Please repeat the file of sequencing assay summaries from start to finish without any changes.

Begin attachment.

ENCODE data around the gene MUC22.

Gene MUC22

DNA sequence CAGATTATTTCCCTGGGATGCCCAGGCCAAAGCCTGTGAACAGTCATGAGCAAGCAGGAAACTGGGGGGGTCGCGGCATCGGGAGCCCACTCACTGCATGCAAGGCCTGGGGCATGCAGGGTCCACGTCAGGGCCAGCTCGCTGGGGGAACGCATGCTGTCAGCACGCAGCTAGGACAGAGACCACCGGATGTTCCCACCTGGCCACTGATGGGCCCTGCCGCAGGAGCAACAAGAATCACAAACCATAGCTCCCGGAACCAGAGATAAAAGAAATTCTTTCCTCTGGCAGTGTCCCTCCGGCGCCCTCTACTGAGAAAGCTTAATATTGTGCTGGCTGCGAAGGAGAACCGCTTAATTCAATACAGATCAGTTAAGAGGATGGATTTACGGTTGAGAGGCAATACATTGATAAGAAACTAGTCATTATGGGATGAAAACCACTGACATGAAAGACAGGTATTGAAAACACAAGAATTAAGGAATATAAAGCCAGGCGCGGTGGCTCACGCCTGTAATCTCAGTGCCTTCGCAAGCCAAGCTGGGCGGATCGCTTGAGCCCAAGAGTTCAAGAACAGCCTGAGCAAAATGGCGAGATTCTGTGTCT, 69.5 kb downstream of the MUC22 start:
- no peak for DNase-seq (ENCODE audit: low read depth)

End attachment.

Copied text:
ENCODE data around the gene MUC22.

Gene MUC22

DNA sequence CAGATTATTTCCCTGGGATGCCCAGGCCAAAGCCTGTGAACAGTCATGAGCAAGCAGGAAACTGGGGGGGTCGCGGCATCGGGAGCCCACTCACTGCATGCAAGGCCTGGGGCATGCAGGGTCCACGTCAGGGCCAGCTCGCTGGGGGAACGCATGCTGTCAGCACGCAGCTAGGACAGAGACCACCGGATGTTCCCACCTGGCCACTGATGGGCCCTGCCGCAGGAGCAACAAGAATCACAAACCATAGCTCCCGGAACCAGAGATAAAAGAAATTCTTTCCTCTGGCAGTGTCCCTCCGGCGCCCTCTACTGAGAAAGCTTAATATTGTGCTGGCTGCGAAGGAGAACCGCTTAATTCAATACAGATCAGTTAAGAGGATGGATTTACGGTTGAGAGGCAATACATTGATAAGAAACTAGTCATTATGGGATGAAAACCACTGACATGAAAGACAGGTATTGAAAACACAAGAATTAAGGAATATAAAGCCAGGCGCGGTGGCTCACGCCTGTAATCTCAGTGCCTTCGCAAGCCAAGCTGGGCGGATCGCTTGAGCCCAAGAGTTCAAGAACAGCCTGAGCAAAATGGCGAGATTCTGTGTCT, 69.5 kb downstream of the MUC22 start:
- no peak for DNase-seq (ENCODE audit: low read depth)